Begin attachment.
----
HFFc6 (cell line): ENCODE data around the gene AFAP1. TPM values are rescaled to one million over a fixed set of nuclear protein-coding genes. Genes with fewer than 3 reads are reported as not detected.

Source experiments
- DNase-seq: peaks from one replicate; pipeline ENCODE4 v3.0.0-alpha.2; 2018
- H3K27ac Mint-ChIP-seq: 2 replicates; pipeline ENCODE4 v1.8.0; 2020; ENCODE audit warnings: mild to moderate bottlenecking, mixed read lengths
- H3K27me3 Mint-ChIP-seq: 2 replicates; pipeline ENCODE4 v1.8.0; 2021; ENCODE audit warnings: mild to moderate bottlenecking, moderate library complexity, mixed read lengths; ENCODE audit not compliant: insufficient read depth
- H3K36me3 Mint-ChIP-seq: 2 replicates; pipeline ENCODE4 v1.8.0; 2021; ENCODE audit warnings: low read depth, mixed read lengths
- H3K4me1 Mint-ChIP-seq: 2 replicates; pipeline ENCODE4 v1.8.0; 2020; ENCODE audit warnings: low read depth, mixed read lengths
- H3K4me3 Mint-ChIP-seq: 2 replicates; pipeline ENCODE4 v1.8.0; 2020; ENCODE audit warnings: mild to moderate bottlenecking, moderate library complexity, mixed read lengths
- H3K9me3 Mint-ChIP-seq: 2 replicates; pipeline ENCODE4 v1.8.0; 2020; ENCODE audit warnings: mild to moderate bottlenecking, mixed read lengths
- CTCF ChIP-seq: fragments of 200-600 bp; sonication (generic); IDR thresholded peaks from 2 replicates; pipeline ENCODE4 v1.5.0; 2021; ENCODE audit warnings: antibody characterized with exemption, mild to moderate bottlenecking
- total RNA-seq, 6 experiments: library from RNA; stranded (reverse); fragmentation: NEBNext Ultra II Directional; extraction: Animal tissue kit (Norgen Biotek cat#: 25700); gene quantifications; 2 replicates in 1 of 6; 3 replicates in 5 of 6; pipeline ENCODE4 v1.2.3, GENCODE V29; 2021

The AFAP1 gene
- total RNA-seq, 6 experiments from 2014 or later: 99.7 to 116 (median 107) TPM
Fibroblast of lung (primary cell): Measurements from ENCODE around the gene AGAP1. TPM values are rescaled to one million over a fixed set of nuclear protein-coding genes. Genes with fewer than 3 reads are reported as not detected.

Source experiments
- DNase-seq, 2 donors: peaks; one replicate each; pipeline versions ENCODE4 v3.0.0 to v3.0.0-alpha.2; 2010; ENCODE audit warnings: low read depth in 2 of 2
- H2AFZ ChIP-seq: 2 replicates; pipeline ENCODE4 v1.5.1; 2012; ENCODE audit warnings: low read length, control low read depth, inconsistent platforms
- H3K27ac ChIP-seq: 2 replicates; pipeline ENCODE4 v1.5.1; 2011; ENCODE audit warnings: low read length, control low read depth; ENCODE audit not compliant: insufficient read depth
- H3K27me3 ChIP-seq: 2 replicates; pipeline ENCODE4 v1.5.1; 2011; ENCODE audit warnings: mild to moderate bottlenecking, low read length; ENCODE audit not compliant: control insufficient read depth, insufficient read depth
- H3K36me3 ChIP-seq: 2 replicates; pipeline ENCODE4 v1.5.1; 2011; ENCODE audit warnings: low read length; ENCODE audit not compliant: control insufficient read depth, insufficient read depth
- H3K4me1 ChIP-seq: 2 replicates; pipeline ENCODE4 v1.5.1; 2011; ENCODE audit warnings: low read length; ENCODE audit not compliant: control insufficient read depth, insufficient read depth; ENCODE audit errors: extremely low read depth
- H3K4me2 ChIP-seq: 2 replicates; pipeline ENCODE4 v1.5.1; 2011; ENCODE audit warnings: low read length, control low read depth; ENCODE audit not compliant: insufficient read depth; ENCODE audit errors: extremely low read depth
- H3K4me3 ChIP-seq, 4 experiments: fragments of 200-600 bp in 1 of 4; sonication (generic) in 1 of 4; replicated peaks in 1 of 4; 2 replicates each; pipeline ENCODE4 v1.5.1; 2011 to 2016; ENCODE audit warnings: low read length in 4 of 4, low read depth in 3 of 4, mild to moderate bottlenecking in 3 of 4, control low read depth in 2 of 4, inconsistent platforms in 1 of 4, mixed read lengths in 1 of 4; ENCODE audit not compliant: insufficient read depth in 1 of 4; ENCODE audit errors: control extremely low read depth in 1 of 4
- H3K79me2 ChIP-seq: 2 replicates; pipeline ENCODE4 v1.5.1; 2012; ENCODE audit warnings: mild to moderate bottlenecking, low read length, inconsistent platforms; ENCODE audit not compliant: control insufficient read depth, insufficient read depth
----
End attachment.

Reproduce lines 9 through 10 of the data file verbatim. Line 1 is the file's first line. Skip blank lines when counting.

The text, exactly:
- H3K9me3 Mint-ChIP-seq: 2 replicates; pipeline ENCODE4 v1.8.0; 2020; ENCODE audit warnings: mild to moderate bottlenecking, mixed read lengths
- CTCF ChIP-seq: fragments of 200-600 bp; sonication (generic); IDR thresholded peaks from 2 replicates; pipeline ENCODE4 v1.5.0; 2021; ENCODE audit warnings: antibody characterized with exemption, mild to moderate bottlenecking